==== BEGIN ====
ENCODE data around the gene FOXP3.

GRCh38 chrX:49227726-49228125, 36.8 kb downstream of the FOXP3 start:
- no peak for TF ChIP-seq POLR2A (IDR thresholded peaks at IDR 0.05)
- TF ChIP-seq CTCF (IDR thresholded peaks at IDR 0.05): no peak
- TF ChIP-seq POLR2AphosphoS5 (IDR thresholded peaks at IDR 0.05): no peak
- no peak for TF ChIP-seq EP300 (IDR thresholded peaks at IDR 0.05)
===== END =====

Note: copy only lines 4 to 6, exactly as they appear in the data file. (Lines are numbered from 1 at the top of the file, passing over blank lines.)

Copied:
- TF ChIP-seq CTCF (IDR thresholded peaks at IDR 0.05): no peak
- TF ChIP-seq POLR2AphosphoS5 (IDR thresholded peaks at IDR 0.05): no peak
- no peak for TF ChIP-seq EP300 (IDR thresholded peaks at IDR 0.05)